Difference between revisions of "Core file"

From collectd Wiki
Jump to: navigation, search
(Enable core files: New section.)
(Waiting for a crash: New section.)
Line 29: Line 29:
 
Other compilers may differ. If you know how, please add the information here.
 
Other compilers may differ. If you know how, please add the information here.
  
== Enable core files ==
+
== Enabling core files ==
  
 
Many distributions disable the creation of ''core files'' by default, so that the disk isn't filled with useless files if the user doesn't know how to use them.
 
Many distributions disable the creation of ''core files'' by default, so that the disk isn't filled with useless files if the user doesn't know how to use them.
Line 52: Line 52:
 
  ENABLE_COREFILES=1
 
  ENABLE_COREFILES=1
 
   
 
   
 +
== Waiting for a crash ==
 +
 +
If the daemon is restarted with ''core files'' enabled, all you have to do is wait for the daemon to crash again. Until this happens, the core file creation doesn't effect the performance of the daemon. (If you recompiled with <code>-O0</code> the daemon may use a bit more CPU time due to inferior code efficiency, but this has nothing to do with the ''ulimit'' setting.)
 +
 +
=== Locating the core file ===
 +
 +
Once the daemon crashed, a file called <code>core</code> or <code>core.''$PID''</code> will be created in its ''current working directory''. This directory can be set using the [[BaseDir]] setting. By default, this is <code>''$pkglocalstatedir''</code>, i.e. <code>''$prefix''/var/lib/collectd</code>. If you installed a package, this directory is most likely <code>/var/lib/collectd</code>.
  
 
[[Category:Development]]
 
[[Category:Development]]

Revision as of 12:09, 22 May 2010

A core file or core dump is a dump of the application state, including all memory contents, to the disk for further inspection. If collectd crashes due to a bug, the best way to debug this is via such a file. Using a debugger it is possible where exactly the problem occurred and under which circumstances.

In order to create and use a core file, you need to take the following steps:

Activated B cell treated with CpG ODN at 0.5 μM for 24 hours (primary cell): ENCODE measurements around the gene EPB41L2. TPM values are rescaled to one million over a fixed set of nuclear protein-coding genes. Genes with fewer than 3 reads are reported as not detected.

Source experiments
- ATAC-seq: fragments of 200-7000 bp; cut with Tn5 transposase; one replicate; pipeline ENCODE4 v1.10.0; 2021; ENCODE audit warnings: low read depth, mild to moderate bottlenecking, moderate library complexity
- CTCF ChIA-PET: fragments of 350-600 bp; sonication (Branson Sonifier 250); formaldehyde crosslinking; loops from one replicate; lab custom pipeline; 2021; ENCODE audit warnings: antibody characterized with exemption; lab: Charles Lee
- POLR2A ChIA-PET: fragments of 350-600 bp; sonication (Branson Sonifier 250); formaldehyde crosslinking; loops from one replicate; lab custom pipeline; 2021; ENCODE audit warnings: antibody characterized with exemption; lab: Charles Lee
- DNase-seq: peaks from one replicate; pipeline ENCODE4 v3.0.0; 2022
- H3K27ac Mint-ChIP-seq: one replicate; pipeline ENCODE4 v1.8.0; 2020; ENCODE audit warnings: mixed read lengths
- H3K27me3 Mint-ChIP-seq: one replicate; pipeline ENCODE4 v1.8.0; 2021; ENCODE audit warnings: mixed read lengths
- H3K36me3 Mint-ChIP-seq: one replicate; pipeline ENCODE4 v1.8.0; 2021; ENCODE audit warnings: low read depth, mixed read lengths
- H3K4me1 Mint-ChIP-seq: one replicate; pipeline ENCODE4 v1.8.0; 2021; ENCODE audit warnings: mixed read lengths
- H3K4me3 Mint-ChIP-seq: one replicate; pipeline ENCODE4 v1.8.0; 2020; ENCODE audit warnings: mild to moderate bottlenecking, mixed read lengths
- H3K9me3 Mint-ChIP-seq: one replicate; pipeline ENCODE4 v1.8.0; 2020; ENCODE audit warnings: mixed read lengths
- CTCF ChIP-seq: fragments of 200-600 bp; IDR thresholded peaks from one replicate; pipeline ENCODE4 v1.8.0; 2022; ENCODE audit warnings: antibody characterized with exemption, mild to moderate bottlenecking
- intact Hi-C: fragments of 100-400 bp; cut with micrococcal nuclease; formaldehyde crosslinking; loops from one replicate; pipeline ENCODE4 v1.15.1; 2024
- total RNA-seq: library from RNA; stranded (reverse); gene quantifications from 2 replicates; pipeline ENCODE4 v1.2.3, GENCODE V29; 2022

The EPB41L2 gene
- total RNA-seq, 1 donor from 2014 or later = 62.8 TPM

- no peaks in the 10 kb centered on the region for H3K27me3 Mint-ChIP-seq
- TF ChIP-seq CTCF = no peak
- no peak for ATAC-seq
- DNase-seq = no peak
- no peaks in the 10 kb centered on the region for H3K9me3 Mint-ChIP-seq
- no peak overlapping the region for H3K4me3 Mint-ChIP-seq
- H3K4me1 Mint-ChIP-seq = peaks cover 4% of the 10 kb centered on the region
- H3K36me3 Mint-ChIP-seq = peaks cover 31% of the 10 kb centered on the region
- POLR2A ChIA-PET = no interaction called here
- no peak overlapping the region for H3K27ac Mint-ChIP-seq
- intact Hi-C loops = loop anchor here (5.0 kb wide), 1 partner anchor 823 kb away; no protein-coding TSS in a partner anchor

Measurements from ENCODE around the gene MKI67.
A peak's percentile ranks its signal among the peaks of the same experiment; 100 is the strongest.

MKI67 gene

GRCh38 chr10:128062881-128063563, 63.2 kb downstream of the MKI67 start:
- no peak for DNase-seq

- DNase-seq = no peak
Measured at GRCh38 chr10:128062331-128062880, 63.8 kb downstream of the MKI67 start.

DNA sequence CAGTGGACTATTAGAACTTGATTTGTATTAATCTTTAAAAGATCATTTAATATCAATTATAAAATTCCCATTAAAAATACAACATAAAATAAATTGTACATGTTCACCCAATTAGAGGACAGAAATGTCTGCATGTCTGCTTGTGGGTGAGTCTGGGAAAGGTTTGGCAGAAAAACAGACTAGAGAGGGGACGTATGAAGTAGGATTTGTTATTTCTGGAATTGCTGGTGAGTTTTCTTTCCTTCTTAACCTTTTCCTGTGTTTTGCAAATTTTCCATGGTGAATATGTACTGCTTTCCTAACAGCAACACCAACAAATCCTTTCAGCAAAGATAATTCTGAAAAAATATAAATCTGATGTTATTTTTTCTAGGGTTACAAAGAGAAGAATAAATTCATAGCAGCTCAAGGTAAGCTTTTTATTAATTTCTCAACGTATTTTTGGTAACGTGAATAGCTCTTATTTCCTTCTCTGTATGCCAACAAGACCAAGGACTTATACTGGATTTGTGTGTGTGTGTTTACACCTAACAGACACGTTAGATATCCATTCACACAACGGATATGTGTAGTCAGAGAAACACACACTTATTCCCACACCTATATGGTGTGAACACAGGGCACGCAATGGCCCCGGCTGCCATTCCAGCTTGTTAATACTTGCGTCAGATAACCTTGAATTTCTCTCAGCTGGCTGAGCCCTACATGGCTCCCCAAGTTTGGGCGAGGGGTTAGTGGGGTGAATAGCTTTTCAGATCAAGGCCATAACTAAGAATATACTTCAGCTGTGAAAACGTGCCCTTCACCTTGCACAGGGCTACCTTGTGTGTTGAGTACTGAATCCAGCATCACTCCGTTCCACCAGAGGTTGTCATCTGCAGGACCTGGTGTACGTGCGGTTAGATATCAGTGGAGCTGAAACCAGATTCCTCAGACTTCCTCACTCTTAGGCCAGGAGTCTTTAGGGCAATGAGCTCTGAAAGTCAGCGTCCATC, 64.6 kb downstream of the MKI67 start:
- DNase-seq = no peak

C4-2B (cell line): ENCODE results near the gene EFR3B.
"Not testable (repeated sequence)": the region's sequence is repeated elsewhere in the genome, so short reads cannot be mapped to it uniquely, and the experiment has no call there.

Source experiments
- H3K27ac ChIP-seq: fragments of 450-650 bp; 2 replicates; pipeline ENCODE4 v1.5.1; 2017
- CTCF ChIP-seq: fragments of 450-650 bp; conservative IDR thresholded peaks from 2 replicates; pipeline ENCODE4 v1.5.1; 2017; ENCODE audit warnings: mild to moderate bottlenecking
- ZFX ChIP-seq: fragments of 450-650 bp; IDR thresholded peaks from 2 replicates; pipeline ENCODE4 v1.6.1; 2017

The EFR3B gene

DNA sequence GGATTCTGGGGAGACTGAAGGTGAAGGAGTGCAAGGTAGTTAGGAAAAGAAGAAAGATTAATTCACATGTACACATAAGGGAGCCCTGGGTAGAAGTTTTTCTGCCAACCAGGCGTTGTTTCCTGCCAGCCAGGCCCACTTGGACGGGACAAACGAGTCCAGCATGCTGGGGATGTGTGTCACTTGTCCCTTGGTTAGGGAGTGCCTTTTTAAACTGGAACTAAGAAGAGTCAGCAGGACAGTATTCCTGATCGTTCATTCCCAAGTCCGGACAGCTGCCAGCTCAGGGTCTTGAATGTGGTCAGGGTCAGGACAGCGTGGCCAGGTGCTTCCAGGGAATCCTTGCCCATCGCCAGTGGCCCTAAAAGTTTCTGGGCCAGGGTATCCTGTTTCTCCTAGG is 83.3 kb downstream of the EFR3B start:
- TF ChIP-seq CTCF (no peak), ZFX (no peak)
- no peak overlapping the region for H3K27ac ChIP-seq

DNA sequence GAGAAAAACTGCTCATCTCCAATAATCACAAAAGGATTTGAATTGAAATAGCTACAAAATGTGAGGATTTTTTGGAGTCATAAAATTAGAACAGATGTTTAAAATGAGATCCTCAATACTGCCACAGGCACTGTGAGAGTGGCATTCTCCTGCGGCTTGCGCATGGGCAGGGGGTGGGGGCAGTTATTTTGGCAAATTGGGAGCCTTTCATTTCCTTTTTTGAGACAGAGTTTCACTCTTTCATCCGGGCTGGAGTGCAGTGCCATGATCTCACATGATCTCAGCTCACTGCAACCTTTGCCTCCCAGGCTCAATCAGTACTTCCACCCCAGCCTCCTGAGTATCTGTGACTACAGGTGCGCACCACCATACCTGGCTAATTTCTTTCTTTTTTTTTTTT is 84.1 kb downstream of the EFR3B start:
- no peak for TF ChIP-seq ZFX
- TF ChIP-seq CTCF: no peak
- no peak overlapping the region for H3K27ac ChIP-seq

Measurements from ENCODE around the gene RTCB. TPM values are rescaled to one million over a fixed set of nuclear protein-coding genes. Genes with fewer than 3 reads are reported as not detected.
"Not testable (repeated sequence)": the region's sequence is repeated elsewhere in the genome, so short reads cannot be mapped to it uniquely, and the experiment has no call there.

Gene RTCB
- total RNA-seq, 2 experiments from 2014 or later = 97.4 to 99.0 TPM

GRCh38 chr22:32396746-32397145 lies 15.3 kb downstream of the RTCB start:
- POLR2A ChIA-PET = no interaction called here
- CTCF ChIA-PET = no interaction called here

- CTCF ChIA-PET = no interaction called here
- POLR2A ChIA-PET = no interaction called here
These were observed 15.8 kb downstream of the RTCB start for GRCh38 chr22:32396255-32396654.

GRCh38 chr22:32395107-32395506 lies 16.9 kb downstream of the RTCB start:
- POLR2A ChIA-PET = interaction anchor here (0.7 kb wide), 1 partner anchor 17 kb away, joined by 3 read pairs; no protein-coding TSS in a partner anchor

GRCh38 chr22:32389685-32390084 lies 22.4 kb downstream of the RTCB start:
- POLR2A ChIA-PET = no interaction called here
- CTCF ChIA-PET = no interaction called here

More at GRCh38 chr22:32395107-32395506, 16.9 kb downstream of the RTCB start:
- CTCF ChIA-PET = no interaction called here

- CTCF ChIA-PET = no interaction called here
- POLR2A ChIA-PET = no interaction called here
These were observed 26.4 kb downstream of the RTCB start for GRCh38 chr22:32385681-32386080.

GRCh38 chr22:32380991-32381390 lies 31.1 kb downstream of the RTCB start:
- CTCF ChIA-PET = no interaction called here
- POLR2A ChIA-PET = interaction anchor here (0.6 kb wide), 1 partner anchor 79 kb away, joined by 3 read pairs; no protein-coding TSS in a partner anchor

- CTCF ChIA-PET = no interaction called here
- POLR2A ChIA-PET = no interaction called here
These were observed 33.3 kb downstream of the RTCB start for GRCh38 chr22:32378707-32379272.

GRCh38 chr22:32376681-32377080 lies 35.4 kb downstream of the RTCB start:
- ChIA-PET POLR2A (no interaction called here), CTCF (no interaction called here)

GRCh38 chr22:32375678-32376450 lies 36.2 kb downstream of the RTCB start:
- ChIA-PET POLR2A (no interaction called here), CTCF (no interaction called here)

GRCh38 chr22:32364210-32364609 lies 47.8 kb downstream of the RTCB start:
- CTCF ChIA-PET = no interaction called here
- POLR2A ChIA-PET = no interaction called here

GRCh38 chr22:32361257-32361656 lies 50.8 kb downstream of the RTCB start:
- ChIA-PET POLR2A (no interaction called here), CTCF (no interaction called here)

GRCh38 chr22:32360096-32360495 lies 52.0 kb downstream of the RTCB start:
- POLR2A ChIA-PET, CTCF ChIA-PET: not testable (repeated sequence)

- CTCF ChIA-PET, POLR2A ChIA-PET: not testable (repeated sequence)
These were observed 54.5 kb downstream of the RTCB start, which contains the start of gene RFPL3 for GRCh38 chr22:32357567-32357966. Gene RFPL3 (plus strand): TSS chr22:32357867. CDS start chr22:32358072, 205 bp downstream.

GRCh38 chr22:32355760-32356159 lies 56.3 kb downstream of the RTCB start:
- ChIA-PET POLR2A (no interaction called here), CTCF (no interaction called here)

• Create an executable with debugging symbols embedded. You can either re-compile with special flags or install a debugging package if one is available.
  • Enable creation of core files.
  • Wait until the daemon crashes again.
  • Inspect the core file to find the source of the problem.

Debugging symbols

In order to get meaningful information from a core file, the executable must be built with debugging symbols.

From a package

The easiest way to obtain debugging symbols is by installing an appropriate debugging package. If you're using Debian, you can install such a debugging package using:

apt-get install collectd-dbg

Other distributions may provide debugging packages, too. If you know of such a distribution, please add the information here.

Compiler flags

If you installed collectd from source or your distribution doesn't provide a debugging package, you can recompile with the appropriate compiler flags.

The exact flags required depend on the compiler used. If you use the C compiler from the GNU Compiler Collection (GCC), the flag -g enables the inclusion of debugging symbols. While you're at it, disable optimization using -O0. This makes it easier to interpret the output of the debugger.

Pass the flags to the configure script using:

$ ./configure $OTHER_FLAGS CFLAGS="-g -O0"

Other compilers may differ. If you know how, please add the information here.

Enabling core files

Many distributions disable the creation of core files by default, so that the disk isn't filled with useless files if the user doesn't know how to use them.

The size of the biggest core file allowed to be written to disk is controlled via ulimit -c. If creation of core files is disabled, you will get the following output:

octo@leeloo:~ $ ulimit -c
0

This means that core dumps are only written if their size is smaller than 0 blocks, i.e. never. You can increase this limit to a reasonable size or use unlimited to force the creation of a core file regardless of its size:

octo@leeloo:~ $ ulimit -c unlimited
octo@leeloo:~ $ ulimit -c
unlimited

Please note that this change only effects the shell it was issues from and the programs started from it. The setting it not global. You need to restart the daemon from this shell or add the ulimit-line to the init-script for the changes to take effect.

Debian

Under Debian GNU/Linux, creation of core files is controlled via the file /etc/default/collectd. You can enable creating core dumps by setting:

ENABLE_COREFILES=1

Waiting for a crash

If the daemon is restarted with core files enabled, all you have to do is wait for the daemon to crash again. Until this happens, the core file creation doesn't effect the performance of the daemon. (If you recompiled with -O0 the daemon may use a bit more CPU time due to inferior code efficiency, but this has nothing to do with the ulimit setting.)

Locating the core file

Once the daemon crashed, a file called core or core.$PID will be created in its current working directory. This directory can be set using the BaseDir setting. By default, this is $pkglocalstatedir, i.e. $prefix/var/lib/collectd. If you installed a package, this directory is most likely /var/lib/collectd.